“Miss Sylvia Templeton, may I introduce the big man himself, Mr Harry Rapf.” Harry Rapf laughed in a self-deprecating sort of way and put out his hand.
I was stunned. I stood there, mouth open a little bit, eyes goggling. This was Harry Rapf. The Harry Rapf! This was his movie! He was one of the biggest producers in pictures, and here I was, meeting him! It took me a moment to have the wits to give him my hand.

“A pleasure to meet you, Miss Templeton,” Mr Rapf said. I nodded and thanked him.

“What’d I tell ya,” my father’s attorney said, putting his arm around my waist and giving it a firm squeeze. “Is she not the spitting image? Is she not perfect?”
Mr Rapf looked me up and down, and nodded. “If you’re confused, Miss Templeton, it’s just that Terry here told me about you. He said you were the spitting image — ”

“The spitting image, I said!” my father’s attorney exclaimed, laughing and squeezing me again.

“ — Yes, the spitting image of Dorothy Burgess.” Mr Rapf smiled. “I must say, he was not wrong. Are you an actress, Miss Templeton?”

I told him I was, or I was trying to be. I worked as a receptionist at —

My father’s attorney cut me off. “She’s ready and willing and able,” and he laughed in a way that I didn’t like, but I smiled and nodded politely.

“Well, we’d love to do a screen test, if you’d be interested, Miss Templeton,” Mr Rapf said. I thought I was going to faint.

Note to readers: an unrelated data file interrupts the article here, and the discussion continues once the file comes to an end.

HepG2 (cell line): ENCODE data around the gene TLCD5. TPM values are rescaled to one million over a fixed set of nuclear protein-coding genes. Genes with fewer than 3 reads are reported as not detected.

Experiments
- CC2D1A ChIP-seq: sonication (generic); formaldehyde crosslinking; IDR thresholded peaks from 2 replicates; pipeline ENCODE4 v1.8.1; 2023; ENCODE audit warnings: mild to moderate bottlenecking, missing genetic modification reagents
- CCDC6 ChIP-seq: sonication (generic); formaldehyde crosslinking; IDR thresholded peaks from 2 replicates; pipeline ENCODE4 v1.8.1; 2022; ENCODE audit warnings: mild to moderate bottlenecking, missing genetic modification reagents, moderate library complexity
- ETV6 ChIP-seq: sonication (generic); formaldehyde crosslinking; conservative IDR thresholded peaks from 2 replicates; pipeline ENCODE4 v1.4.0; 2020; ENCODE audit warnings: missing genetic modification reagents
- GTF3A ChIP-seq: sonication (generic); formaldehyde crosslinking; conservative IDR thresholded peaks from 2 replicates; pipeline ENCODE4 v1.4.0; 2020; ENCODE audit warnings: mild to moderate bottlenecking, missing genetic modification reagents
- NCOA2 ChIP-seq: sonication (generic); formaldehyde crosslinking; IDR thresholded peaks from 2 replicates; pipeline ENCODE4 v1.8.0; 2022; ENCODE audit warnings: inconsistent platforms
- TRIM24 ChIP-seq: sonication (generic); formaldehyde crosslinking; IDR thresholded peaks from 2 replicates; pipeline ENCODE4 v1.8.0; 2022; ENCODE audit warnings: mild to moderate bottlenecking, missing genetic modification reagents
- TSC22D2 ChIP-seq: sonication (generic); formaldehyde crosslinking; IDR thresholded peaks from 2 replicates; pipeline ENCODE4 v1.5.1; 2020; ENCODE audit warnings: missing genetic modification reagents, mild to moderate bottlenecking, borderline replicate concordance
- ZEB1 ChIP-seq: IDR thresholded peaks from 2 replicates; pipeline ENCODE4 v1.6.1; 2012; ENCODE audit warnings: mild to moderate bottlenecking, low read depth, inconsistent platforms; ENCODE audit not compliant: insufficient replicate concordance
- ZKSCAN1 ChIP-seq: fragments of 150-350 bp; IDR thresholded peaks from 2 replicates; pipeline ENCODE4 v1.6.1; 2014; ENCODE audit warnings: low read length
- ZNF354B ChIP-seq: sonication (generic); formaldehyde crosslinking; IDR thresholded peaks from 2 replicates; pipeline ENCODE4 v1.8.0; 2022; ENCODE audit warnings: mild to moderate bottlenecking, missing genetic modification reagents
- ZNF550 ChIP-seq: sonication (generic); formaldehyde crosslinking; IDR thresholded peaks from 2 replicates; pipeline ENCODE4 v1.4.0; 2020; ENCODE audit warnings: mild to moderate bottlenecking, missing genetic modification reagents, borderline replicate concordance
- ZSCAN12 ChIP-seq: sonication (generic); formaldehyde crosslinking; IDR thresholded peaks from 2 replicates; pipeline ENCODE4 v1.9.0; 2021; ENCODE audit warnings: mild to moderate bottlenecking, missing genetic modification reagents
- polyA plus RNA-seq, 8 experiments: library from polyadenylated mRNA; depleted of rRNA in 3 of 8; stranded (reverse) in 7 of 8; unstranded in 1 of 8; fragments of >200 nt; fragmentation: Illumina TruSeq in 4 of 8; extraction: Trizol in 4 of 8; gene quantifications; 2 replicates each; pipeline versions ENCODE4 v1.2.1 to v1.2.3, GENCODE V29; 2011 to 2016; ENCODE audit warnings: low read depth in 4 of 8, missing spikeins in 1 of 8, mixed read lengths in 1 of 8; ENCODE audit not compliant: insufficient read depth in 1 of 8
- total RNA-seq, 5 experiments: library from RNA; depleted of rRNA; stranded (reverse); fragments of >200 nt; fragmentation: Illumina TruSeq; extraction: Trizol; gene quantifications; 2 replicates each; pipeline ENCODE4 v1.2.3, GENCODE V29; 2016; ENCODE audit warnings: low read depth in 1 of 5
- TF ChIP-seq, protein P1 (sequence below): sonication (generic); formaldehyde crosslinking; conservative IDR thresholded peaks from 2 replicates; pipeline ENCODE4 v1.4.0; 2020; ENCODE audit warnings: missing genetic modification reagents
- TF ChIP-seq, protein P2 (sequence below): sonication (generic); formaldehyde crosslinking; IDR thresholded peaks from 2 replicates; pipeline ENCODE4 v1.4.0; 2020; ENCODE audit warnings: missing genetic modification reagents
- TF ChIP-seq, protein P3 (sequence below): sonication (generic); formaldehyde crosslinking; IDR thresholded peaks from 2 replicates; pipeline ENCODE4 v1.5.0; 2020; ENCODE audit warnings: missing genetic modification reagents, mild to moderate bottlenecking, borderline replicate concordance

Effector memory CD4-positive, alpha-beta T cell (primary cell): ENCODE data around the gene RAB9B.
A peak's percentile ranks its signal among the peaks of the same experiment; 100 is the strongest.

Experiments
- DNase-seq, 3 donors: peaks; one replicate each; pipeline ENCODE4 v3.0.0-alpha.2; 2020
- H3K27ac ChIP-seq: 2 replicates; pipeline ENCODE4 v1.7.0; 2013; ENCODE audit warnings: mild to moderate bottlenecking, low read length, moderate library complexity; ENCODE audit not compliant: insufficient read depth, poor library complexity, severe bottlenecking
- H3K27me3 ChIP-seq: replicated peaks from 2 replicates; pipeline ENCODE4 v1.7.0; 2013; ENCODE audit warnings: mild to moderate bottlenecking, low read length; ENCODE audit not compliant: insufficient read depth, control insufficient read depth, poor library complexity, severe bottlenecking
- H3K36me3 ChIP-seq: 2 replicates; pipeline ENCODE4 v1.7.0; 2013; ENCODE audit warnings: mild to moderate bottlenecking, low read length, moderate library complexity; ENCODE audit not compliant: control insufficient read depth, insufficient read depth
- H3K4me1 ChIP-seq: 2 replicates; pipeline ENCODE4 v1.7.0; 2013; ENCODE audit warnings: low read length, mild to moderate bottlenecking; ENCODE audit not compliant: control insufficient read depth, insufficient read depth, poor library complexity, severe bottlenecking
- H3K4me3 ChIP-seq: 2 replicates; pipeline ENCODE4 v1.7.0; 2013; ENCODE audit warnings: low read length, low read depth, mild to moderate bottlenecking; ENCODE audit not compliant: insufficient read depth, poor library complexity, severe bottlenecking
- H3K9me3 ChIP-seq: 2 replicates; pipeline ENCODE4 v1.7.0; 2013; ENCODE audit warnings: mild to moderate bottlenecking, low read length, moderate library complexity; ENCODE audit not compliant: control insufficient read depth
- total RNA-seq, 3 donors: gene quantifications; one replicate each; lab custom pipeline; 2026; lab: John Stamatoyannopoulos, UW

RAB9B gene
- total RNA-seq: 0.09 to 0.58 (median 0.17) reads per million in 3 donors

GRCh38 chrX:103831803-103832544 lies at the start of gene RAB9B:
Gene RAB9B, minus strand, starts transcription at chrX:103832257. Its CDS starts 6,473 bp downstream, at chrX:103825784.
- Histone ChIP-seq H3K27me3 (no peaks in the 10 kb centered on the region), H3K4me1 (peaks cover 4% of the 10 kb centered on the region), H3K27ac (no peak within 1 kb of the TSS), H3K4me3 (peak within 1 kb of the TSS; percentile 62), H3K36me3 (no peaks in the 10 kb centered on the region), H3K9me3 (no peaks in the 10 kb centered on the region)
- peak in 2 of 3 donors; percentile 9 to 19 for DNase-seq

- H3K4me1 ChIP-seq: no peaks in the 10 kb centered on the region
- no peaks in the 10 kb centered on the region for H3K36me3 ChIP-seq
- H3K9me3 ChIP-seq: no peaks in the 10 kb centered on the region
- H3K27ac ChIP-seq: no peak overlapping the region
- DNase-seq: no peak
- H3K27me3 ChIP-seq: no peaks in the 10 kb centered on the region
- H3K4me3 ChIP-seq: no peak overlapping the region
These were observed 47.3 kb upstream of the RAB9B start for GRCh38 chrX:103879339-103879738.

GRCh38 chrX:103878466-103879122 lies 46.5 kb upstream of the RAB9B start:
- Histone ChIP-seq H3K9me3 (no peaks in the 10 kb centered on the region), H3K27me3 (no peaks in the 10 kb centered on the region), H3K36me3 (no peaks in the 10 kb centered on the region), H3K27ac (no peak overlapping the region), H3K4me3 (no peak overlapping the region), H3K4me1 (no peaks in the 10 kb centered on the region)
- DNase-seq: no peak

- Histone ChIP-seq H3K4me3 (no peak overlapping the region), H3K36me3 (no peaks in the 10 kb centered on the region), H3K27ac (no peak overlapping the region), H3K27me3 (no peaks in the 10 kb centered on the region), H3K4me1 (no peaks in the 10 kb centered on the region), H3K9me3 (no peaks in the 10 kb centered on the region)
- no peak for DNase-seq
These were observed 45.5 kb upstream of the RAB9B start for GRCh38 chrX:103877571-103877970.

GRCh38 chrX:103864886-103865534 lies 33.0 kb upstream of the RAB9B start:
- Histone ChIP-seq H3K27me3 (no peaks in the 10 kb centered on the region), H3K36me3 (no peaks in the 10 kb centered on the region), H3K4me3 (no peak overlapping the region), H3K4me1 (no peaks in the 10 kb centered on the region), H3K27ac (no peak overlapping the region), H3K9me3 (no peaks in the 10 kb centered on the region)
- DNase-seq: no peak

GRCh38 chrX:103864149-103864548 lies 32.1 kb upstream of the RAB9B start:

“You just send me the details, Harry,” my father’s attorney said, pulling me closer. “We’ll get the sparks flying!” Another laugh which made me squirm inside. I could feel his hand inch a bit lower down my waist. I felt ashamed and a little sick, but I stood properly and smiled, as my mother had taught me to do. This was my moment. I was going to get a screen test at MGM!
Mr Rapf said it was a pleasure to meet me. He and Terrence quipped a moment more, and then we took our seats.

The film was about to begin.

And so I watched the movie, smiled and laughed and tapped my toe to the music. It was delightful. I was so spellbound by the film, but even more, that I was going to be a star! I mean, it wasn’t sure, not entirely, but how many girls were asked to MGM for a screen test, and by Harry Rapf, no less! I felt alive, thrilled, and so engrossed in the movie that I thought I might burst!